Shopping Cart -

Your cart is currently empty.
Continue Shopping
This website use cookies and similar technologies to improve the site and to provide customised content and advertising. By using this site, you agree to this use. To learn more, including how to change your cookie settings, please view our Cookie Policy
Pocketmags Digital Magazines
IT
Pocketmags Digital Magazines
   You are currently viewing the Italy version of the site.
Would you like to switch to your local site?
Digital Subscriptions > BBC History Revealed > February 2019 > Ashurbanipal

Ashurbanipal

He was as bloodthirsty as Genghis, as magnificent an empire builder as Alexander, as much a scholar as Alfred – though history doesn’t remember him as great. Tat was an honour he bestowed upon himself, writes Jonny Wilkes
Ashurbanipal ruled an empire that stretched from Cyprus to Iran – little wonder he referred to himself as “king of the world”
THE TRUSTEES OF THE BRITISH MUSEUM

The name Ashurbanipal can hardly be counted among the most famous when it comes to ancient leaders. Against the likes of Alexander the Great, Julius Caesar, Cleopatra and many others, he may struggle, in the Western world at least, to get picked out of a line up. Even the curator of a the British Museum exhibition about him and his often-overlooked Assyrian Empire, Gareth Brereton, says that he is “the greatest king you’ve never heard of”.

Yet as has been revealed in ‘I am Ashurbanipal: King of the World, King of Assyria’, he was the most powerful person on Earth. As the dominant force in seventh-century-BC Mesopotamia, the crucible of civilisations, he furthered Assyria’s reach beyond what had been achieved in the previous two millennia. And he used his power to build a vast library of texts from across his empire – the oldest of its kind surviving – that has bestowed a wealth of knowledge about this ancient world and its peoples.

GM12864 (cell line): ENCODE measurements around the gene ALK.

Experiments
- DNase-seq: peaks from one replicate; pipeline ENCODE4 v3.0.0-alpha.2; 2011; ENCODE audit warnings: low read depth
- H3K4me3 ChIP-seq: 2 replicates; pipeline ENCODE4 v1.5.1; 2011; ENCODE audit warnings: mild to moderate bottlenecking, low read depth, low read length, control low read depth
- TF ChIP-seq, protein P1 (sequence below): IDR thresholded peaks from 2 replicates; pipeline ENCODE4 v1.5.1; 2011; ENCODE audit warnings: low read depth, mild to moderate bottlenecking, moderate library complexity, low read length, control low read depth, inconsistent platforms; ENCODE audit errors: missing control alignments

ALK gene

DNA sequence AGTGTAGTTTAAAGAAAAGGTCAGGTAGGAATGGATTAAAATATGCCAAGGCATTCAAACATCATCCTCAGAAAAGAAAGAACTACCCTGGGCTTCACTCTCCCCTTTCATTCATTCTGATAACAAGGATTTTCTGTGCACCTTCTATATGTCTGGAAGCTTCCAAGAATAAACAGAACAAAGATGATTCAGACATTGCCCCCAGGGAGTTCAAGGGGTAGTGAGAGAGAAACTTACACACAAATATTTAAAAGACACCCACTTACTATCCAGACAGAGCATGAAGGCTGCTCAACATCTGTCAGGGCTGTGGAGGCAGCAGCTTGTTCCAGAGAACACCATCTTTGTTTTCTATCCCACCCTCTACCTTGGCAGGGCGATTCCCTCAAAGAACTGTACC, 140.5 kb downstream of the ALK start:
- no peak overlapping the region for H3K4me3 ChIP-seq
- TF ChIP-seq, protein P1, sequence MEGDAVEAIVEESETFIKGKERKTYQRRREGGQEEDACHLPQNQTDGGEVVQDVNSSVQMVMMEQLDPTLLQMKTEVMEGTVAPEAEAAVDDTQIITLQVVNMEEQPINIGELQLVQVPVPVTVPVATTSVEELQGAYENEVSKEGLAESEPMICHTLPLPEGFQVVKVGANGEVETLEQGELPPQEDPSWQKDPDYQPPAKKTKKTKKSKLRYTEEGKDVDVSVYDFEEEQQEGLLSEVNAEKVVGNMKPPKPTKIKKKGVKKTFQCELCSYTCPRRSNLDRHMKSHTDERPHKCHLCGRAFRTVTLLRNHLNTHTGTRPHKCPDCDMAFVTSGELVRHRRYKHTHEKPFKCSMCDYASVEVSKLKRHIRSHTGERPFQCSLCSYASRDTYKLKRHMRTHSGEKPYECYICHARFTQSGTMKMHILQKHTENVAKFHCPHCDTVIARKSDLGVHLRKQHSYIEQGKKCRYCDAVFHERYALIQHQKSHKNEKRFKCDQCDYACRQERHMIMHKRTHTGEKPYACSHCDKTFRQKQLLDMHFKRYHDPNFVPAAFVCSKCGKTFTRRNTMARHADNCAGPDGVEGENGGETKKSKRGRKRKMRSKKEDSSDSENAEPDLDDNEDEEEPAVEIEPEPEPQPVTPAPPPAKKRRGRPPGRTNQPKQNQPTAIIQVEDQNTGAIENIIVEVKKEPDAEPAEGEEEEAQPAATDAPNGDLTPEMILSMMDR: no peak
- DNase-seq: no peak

In recent years, the legacy of the Assyrian Empire has been under threat by destruction at the hands of Islamic State. With priceless items and landmarks lost, this exhibition highlights that it is more pressing than ever that Ashurbanipal does not become just another forgotten king.

“War and quashing rebellions were near-constant features of Ashurbanipal’s reign”

Lion hunting was a royal sport with symbolic importance: success was proof that a king could protect his throne
READ MORE
Purchase options below
Find the complete article and many more in this issue of BBC History Revealed - February 2019
If you own the issue, Login to read the full article now.
Single Issue - February 2019
€5,49
Or 549 points
Monthly Digital Subscription
Only € 3,22 per issue
SAVE
68%
€3,49
Or 349 points
Annual Digital Subscription
Only € 3,08 per issue
SAVE
44%
€39,99
Or 3999 points
6 Month Digital Subscription
Only € 3,08 per issue
SAVE
39%
€19,99
Or 1999 points

View Issues

About BBC History Revealed

Egyptologist Chris Naunton takes us on a tour of the greatest discoveries found in Egypt down the centuries. Plus: We look at the German resistance movements that stood up to Hitler, the tragic tale of the nine-day queen – Lady Jane Grey and the fall from grace of one of America’s once most-beloved politicians, Richard Nixon.